Sunday, December 31, 2006

MOVIE REVIEW: The Good Shepherd

There was a trailer not long ago saying that this film was The Godfather of C.I.A films. That's pretty accurate. It starts with the Foreign Intelligence service during World War II and continues through to the Cold War and The Bay of Pigs incident in Cuba. Matt Damon's Edward Wilson is the perfect example of a C.I.A. spook that is quiet and calculating and does not appear to be affected by much. This film captures all of the nuance of the Cold War and its Cold Warriors. Just like in the Godfather trust is a difficult thing to achieve and sustain.

Edward Wilson (Matt Damon) is a man with many secrets. While at Yale he joins the secret fraternity of Skull and Bones, whose members range from Doctors to lawyers even presidents. From the very beginning of the film Edward is being groomed for covert work. They task him to train with British Intelligence during World War II and later hire him to test his mental mettle against the Communists of the Soviet Union. He has a chilly relationship with his wife Clover, (Angelina Jolie) and his son, who doesn't know his father well, is scared to death of him.

Director Robert De Niro has spared no expense in acquiring a top notch cast other than the leads I have mentioned; Alec Baldwin, William Hurt, Michael Gambon, Billy Crudup, Timothy Hutton, Joe Pesci, John Turturro and of course Robert De Niro himself. The film explores the history of the espionage service and how difficult it is to spot an ally or to completely trust anyone. It is also interesting to figure out who the real Edward Wilson truly is as we see him through various stages of his life. He seems to be more at peace while at College looking ahead to his future and falling in love. The girl (Tammy Blanchard) is deaf and does not have his aristocratic blood running through her veins, which makes it difficult for him to truly be with her. As he is being prodded into his career he seems to emotionally detach himself from his personal life. Matt Damon does an incredible job of balancing on the trip wire very similar in many ways to the performance by Gene Hackman in the Conversation. De Niro really turns in an extraordinary directing job weaving the true history of our country into this fictional tale.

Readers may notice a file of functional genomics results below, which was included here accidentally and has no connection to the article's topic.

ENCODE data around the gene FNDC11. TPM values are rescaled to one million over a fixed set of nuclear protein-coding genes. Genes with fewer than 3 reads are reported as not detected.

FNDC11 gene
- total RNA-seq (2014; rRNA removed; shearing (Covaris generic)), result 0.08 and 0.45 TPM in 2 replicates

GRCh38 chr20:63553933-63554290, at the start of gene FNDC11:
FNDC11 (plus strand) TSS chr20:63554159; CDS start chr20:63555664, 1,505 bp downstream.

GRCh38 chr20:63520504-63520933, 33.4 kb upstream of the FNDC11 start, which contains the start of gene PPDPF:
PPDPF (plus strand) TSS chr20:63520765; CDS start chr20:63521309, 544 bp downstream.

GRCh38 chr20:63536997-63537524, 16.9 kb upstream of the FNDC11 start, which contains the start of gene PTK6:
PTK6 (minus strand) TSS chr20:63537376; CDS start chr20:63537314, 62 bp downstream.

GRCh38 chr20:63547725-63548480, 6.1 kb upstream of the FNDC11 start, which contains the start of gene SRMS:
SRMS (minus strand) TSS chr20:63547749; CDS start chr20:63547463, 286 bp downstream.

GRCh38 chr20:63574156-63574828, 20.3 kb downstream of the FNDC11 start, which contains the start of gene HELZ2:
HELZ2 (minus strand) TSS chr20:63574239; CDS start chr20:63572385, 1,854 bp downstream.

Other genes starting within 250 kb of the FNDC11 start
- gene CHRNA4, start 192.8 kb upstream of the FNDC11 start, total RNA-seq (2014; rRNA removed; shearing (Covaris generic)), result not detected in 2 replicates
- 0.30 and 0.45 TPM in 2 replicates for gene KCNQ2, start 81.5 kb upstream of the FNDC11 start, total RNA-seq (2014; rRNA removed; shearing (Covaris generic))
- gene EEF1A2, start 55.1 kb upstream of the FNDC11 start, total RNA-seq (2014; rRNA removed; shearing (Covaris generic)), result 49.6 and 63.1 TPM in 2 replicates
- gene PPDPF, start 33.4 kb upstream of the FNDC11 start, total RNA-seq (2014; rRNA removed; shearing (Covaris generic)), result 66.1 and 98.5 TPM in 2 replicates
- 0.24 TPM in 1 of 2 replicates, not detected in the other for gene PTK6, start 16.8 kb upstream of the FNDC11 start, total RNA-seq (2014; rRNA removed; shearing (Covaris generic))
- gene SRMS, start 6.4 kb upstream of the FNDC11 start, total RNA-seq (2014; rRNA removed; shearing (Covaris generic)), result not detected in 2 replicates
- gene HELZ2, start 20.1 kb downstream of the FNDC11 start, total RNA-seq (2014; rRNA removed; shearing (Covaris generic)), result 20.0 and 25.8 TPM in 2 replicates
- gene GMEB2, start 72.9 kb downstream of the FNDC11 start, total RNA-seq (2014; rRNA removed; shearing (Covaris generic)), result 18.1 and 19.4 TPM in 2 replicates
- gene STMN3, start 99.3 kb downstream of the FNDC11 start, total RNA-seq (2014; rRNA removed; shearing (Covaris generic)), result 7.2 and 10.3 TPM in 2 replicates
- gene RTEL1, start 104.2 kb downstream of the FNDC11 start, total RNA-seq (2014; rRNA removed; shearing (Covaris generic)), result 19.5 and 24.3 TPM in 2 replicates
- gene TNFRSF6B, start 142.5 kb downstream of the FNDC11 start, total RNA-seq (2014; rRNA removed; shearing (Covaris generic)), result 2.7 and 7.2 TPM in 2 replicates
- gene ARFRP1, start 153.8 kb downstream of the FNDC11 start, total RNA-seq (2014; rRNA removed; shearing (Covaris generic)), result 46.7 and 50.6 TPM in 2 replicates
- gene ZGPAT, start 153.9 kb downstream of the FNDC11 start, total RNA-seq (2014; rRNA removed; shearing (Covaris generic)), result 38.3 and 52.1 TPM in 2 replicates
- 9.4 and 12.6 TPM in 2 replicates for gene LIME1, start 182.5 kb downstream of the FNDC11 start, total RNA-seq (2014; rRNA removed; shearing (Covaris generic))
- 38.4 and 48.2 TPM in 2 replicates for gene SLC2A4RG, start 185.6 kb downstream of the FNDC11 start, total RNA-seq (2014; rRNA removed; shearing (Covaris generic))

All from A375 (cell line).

Grade 5 Buckets

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